Our political baptism was the second impeachment in our country’s history over a semen stain. Our adolescence was an election stolen by courts and watching most of the country cheer as civil liberties were taken away in a culture of politicized fear. Now we are coming of age, and we see people screaming at each other, calling everyone who disagrees with them a socialist, a fascist, or (my favorite) a socialist and a fascist.

Pundits say there is too much political apathy among the younger voters. We just do not care, what with our video games and facebook. We do care. We care a lot. Growing up in the current poisonous American political culture means that apathy is often the only sure way to prevent insanity or depression. We cover our ears and go LALALALALA because it is the only way to get through the day. We could stop and listen, but all we learn is that the other side hates America and wants to kick our grandmothers and rape our goldfish. Sure, we could pick one of the screaming sides, but that is not what most people want. We want to be heard without shouting and we want to hear the news without being bombarded with idiocy. Satire seems to be the only way to cut through the crap. If you want us to be more engaged, try treating America’s citizens like intelligent, rational human beings who know how to handle large amounts of critical information. The biggest joke may be that it takes a Comedy Central program to not only recognize that, but deliver the goods.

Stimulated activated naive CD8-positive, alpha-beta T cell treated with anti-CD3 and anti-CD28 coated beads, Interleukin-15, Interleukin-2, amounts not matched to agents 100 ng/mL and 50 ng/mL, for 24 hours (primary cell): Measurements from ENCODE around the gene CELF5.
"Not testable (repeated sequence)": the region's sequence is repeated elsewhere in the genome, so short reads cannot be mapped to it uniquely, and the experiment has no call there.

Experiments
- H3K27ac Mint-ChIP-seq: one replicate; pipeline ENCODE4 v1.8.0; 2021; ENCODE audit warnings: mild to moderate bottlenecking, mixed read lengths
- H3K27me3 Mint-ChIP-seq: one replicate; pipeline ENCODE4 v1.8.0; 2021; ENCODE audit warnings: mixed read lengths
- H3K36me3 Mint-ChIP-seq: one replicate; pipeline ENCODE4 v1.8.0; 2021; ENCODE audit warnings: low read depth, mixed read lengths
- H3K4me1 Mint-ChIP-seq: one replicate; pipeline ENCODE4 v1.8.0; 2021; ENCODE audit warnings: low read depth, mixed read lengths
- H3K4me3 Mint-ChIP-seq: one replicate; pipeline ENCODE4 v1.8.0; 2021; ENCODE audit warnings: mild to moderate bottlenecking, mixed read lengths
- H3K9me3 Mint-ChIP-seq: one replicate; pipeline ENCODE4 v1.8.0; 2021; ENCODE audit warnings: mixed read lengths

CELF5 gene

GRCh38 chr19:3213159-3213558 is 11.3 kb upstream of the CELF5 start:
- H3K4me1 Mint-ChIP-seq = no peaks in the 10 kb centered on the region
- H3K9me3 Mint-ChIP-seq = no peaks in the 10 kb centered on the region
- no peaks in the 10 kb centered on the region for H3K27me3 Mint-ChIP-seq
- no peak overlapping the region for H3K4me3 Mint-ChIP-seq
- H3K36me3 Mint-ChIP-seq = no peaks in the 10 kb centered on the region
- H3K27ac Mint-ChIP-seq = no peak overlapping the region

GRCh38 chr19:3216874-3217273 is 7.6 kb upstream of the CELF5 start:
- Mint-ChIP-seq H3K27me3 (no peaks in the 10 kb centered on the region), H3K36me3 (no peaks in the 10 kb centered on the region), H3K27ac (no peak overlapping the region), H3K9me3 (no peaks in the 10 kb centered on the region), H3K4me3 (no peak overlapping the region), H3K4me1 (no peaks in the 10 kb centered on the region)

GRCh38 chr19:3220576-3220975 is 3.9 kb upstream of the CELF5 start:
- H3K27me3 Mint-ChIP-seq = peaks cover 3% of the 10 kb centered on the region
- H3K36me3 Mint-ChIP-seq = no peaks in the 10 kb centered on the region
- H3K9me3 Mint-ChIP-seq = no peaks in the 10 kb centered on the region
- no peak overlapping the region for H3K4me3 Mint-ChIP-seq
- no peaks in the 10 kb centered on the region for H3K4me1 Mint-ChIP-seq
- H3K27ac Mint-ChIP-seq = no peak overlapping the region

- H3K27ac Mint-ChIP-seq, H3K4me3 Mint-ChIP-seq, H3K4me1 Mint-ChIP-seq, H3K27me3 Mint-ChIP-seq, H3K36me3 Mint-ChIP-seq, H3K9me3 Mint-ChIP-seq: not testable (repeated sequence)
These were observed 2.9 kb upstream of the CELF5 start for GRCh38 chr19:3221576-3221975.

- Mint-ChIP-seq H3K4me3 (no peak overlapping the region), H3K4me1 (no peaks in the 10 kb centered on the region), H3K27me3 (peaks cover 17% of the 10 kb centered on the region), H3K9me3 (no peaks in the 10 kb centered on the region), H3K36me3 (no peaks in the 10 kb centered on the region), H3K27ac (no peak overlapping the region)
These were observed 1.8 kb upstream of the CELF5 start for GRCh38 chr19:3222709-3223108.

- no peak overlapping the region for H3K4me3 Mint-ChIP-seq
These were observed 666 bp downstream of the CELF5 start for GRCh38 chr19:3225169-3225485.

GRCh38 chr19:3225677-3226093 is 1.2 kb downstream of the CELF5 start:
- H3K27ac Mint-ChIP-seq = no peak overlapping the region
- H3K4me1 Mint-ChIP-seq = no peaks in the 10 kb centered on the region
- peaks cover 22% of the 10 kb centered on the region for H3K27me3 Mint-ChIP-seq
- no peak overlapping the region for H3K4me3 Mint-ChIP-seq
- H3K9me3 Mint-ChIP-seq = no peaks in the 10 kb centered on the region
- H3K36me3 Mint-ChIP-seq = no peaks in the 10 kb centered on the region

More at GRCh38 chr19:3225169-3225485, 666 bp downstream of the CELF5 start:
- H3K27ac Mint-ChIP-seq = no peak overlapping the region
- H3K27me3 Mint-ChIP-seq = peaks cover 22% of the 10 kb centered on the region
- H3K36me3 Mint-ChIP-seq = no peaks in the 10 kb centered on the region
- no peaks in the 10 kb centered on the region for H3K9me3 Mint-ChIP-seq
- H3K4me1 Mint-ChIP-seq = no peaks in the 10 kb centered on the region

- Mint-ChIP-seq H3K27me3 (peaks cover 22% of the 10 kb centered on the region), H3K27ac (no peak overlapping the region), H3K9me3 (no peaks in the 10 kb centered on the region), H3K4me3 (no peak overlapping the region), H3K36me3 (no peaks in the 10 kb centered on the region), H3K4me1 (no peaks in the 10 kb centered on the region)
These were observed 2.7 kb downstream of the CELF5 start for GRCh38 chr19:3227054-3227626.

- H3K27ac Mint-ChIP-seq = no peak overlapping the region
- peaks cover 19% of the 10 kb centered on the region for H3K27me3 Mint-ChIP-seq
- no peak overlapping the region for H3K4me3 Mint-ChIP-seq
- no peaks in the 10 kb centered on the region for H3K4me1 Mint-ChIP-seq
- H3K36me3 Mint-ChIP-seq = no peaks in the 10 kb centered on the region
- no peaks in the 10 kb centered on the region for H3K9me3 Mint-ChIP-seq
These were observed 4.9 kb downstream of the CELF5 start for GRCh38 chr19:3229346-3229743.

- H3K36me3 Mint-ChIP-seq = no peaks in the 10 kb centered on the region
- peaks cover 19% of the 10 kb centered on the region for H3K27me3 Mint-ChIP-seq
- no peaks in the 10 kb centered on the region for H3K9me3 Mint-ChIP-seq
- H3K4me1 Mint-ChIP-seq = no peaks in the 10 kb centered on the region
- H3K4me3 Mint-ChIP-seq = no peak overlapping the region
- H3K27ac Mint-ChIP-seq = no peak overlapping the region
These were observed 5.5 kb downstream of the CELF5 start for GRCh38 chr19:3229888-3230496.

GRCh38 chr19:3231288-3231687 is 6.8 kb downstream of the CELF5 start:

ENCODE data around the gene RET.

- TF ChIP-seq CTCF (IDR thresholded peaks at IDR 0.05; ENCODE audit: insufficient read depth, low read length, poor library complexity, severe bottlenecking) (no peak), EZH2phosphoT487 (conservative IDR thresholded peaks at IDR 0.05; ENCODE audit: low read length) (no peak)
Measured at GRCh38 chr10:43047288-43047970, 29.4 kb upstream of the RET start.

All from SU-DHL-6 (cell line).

Stewart demonstrates that it does not have to be like that. Two people can disagree, compromise, argue, never come to a final understanding, and yet not despise each other. They can use their inside voices.